A Prenuptial Agreement is a contract that a NYC prenup lawyer draws up for a couple getting married. The agreement clearly defines property rights of the two people during the marriage, if there’s a separation or divorce, or if one of the spouses dies. The agreement takes effect at the time of the marriage. A prenuptial agreement can be drawn up for two people in New York entering into a civil union. Even though prenuptial agreements are recognized in the United States, they aren’t always enforced if they aren’t properly drawn up.
Protecting Your Assets
If you’re planning to be married, you may want to consider a prenuptial agreement. The prenuptial agreement is also known as a premarital or antenuptial agreement and is an effective way to minimize issues that may arise in the event of a divorce. In the agreement, the two parties can alter their rights and not have legal restrictions. In the event of the death of one of the parties, the agreement may include inheritance rights. If you’re planning to be married and want to learn more about how a prenuptial agreement can help to protect your assets, please contact our NYC prenuptial attorneys for a free consultation. We can help you to draft a prenuptial agreement that’s reasonable and fair to both parties and will protect your assets in the event of a divorce.
The Spodek Law Group has more than 50 years of experience and has represented thousands of clients. We understand the importance of communicating with our clients and answering questions, so you understand every aspect of your case. Our NYC prenup lawyers can help draft your attorney, regardless of how sophisticated or difficult your situation is. Our clients can always call the attorney assigned to their case on the attorney’s cell phone. We’re available for meetings and video conferences at your convenience.
We understand that our clients have financial obligations and that legal costs are often expensive. We want to make the cost of your case as reasonable as possible, so we offer flexible payment plans and accept major credit cards. We work to ensure the complete satisfaction of our clients. Our law firm is family-oriented. Our attorneys have the dedication to our clients to work together as a family. Our clients have the assurance that they will be able to work with the attorney that previously represented them for any legal issues that arise in the future.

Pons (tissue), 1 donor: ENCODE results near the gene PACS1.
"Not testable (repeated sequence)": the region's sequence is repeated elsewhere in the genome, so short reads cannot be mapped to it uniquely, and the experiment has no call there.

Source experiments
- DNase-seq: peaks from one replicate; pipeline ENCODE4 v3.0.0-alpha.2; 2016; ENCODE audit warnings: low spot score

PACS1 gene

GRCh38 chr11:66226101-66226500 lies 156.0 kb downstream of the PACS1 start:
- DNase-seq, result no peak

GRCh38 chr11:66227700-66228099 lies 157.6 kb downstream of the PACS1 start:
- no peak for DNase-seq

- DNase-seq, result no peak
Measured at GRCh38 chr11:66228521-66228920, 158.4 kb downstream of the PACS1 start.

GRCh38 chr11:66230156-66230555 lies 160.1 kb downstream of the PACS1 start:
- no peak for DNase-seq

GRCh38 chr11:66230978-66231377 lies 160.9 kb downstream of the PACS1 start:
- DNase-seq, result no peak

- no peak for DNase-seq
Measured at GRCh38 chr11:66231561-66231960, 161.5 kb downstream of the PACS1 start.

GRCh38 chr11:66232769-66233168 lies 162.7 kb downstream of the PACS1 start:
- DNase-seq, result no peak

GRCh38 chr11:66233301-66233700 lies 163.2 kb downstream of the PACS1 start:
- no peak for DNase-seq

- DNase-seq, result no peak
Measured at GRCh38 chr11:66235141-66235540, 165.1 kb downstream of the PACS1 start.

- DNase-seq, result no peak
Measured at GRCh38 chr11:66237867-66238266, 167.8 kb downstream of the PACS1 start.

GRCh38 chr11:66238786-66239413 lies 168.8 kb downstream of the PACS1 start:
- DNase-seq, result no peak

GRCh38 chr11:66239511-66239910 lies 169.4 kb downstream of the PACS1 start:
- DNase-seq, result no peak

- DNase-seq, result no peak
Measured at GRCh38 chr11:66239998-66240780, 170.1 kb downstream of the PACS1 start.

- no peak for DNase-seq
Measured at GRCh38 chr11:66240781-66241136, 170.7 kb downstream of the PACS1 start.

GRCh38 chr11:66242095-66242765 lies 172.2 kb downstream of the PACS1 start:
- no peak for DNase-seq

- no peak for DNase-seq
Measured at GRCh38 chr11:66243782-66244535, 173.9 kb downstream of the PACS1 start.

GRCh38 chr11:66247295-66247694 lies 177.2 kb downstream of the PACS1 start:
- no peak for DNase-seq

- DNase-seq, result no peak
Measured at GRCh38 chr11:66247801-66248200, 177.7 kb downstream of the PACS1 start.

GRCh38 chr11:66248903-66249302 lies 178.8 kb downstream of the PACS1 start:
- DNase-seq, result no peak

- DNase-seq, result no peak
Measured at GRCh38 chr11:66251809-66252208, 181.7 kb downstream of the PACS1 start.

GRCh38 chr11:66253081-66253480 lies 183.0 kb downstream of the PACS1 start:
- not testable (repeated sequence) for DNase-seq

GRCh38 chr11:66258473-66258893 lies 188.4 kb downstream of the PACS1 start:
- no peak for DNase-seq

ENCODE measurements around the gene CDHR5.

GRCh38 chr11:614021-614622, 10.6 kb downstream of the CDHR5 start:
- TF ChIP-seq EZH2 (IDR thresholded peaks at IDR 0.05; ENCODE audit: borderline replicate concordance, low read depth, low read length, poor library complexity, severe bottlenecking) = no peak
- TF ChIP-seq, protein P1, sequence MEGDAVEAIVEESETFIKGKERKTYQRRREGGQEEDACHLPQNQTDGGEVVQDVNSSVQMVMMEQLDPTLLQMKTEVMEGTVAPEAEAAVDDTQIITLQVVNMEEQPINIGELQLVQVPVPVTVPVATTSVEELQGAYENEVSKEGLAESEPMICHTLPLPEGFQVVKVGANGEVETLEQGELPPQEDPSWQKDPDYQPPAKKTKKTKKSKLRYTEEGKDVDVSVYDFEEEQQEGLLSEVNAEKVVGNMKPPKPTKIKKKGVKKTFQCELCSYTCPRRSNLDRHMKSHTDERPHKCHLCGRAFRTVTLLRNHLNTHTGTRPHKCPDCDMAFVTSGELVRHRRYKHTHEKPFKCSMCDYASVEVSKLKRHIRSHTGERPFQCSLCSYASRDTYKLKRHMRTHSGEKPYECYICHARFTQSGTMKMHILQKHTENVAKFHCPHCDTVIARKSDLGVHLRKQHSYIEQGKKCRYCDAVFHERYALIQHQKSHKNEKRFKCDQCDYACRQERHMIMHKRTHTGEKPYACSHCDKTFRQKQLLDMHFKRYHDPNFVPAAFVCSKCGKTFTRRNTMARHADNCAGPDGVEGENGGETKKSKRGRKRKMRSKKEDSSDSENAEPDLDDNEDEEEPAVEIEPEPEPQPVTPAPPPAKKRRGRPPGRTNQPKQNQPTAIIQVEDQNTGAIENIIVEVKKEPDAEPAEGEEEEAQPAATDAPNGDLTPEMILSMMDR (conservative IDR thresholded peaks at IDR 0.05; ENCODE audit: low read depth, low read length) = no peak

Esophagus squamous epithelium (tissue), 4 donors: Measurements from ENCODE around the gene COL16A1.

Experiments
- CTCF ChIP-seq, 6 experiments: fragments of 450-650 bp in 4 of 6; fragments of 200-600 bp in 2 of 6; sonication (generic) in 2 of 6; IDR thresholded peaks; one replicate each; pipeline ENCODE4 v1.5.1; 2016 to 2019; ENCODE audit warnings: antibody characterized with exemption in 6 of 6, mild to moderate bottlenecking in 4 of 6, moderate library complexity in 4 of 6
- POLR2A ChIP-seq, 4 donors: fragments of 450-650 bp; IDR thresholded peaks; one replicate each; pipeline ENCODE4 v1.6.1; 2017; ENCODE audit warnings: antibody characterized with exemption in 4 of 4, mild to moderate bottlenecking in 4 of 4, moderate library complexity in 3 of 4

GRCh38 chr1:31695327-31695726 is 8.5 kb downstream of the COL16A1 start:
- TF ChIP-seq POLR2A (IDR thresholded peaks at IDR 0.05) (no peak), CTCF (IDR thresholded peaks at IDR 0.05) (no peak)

Effective Case Management
Our law group provides all-inclusive case management for our clients, using state-of-the-art technology. Our client’s files are available to attorneys, support staff, experts, and investigators. We always have staff available to answer your questions. Client’s documents are searchable twenty-four hours a day, seven days a week.
Our Success Rate
We have been assisting families in New York with complex legal issues since 1976 and have a high success rate. We’ve been able to secure court-ordered custody and visitation rights for thousands of parents. Our NYC prenup lawyers have helped thousands of clients to eliminate debt, and successfully represented clients in difficult divorce case with outstanding results.
We offer free consultations to potential clients in a way that’s convenient for you. Unlike some law firms, we don’t set a specific time for your consultation. We want you to feel comfortable with our attorneys and our support staff, so we don’t have a time limit and we allow you to ask all the questions you have. The consultation is over when your questions are answered to your satisfaction. We offer consultations in person, on the phone, or by a video conference.
How A Prenuptial Agreement Can Help You
The prenuptial agreement can help minimize disagreements when two parties in New York decide to get a divorce. If the agreement is drawn up correctly, it’s hard to disregard, and the conditions in the document should be considered valid. The prenuptial agreement in New York is valid only if it’s drawn up prior to the marriage. Prenuptial agreements regarding property rights of a married couple are recognized throughout the United States and the District of Columbia.